Last spring and summer plenty of people went out to watch the loaded Seattle Friends of Hoop club program. Headlined by players like Micah Downs (KANSAS), Martell Webster (WASHINGTON), Jon Brockman (WASHINGTON) and Mitch Johnson (STANFORD), it made sense that coaches, fans and scouts would be interested in watching them play.
However, by the summer’s end a standout from the class of 2006 had emerged and 6-11 BF/C Spencer Hawes was getting plenty of well deserved attention himself. That attention has continued this winter and the Seattle (WA) Prep big man is one of the most highly sought-after players in the country.
To his credit, the well-spoken Hawes is just trying to plug along and take care of business.
“My footwork and my ability to get from block to block is a strength,” says Hawes who is capable of using both hands around the basket. “Using both hands has kind of come naturally and I’ve been working at since I was a little kid so it is kind of a combination of both.”
Aside from superior footwork -- which he uses to create easy looks and passing angles well before catching the ball in position to score -- and his ability to shoot and pass with either hand around the basket, Hawes has plenty more to offer. He’s a spirited competitor who fights for loose balls, is constantly looking to improve his game and has the ability to step out and shoot all the way to the three point line without drifting away from around the basket where he is most effective.
While he tries to model his game after the San Antonio Spurs Tim Duncan, Hawes also benefits from some pretty strong genes when it comes to basketball. Both his father Jeff and uncle Steve played at the University of Washington and his uncle enjoyed a long career in the NBA.
“They help me out a ton,” said Hawes. “Ever since I was little and decided to commit to basketball they’ve both been there to help me out with whatever I needed to do to improve so they’ve both been there my whole life.”
As his skills have continued to grow, so has the interest schools from all around the country have shown in Hawes. He’ll eventually -- more than likely in the early spring -- look to chop his list and make some visits but for the time being his list stands at 11 and includes Arizona, Duke, Gonzaga, Kansas, North Carolina, Texas, N.C. State, Washington, UCLA, Kentucky and Stanford.
Although he’s hesitant to name leaders, Hawes does provide some insight into who has been the most aggressive in his recruitment.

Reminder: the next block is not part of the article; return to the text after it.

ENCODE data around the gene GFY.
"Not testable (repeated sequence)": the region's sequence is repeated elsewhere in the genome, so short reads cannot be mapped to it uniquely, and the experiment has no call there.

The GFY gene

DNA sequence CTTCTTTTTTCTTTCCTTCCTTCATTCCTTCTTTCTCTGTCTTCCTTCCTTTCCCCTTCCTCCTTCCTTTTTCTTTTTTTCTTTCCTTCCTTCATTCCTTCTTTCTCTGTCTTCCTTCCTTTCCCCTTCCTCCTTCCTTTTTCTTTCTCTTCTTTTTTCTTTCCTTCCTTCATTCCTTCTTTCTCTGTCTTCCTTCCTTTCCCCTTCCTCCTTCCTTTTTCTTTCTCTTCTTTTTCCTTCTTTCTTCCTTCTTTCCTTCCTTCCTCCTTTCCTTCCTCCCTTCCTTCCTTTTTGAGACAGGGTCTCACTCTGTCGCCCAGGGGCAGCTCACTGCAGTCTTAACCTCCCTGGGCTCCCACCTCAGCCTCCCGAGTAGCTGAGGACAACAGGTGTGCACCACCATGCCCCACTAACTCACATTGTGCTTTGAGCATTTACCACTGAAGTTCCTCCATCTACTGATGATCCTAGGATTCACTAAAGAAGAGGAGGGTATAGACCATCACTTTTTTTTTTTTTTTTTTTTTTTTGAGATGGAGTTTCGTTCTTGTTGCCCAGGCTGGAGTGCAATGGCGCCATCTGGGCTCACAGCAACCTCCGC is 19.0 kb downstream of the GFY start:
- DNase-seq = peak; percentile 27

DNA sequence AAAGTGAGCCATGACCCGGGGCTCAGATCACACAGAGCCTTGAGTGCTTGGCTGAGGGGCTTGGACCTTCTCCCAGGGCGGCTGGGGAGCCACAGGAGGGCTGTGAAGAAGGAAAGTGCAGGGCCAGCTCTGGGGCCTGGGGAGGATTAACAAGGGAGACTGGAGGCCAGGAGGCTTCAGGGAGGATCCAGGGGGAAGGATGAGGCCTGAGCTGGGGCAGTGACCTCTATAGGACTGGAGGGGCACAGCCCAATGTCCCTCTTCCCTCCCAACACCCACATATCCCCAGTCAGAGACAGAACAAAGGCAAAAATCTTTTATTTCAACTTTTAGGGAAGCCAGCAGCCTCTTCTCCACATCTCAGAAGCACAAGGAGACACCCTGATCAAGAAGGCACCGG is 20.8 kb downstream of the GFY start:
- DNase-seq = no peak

“I’m going to wait until after the season to narrow my list down but right now I’m kind of taking it all in and letting it all come to me,” says Hawes of chopping down his list. “There have been a few teams that have been more involved. North Carolina has been coming at me pretty hard with U-Dub, Stanford and Kansas. I’d say those are the ones that have been coming at me the hardest.”
According to Hawes there is a lot to like about each school and he’d like to play for a program that has been successful in the past but the future is more important. Kansas, among others, has made an early impression.
“The way they use the bigs and the home court advantage that they’ve got is nice,” said Hawes. “How they prepare people for the next level too.”
He’s also well aware of the pull that hometown Washington has because of family ties and the expected presence of his club teammates Webster and Brockman.
“It’s definitely a draw but I’m not going to let that influence my decision,” said Hawes. “That’s something to take into consideration but it’s not going to sway me over.”
Just as he excels on the basketball court, Hawes is a fantastic student who carries a 3.8 GPA and he’s already notched a SAT score in excess of 1200. It shouldn’t come as a surprise that academics will be just as important as basketball when he finally chooses a school.
“I’m looking at a school that has a winning tradition and a place with good academics,” said Hawes. “A place that is going to prepare me for the next level and where I can get better by playing against the best competition is important.”
Finally, he is doing everything he can to take advantage of learning from a player the caliber of Webster. While the 6-6 Webster -- who is often mentioned as a potential straight to the NBA type of player -- and Hawes play different positions, there is certainly a lot that Hawes can learn from how Webster deals with balancing improving with the day to day grind.
“You learn every day playing with someone like that. When I talk about how I want to get more versatile, watching him is the ultimate key I think,” said Hawes of his Seattle Prep teammate. “He’s just so smooth and lets the game from him. It’s not even moves or anything, just how he plays the game and how he conducts himself you can really learn a lot from a guy like Martell.”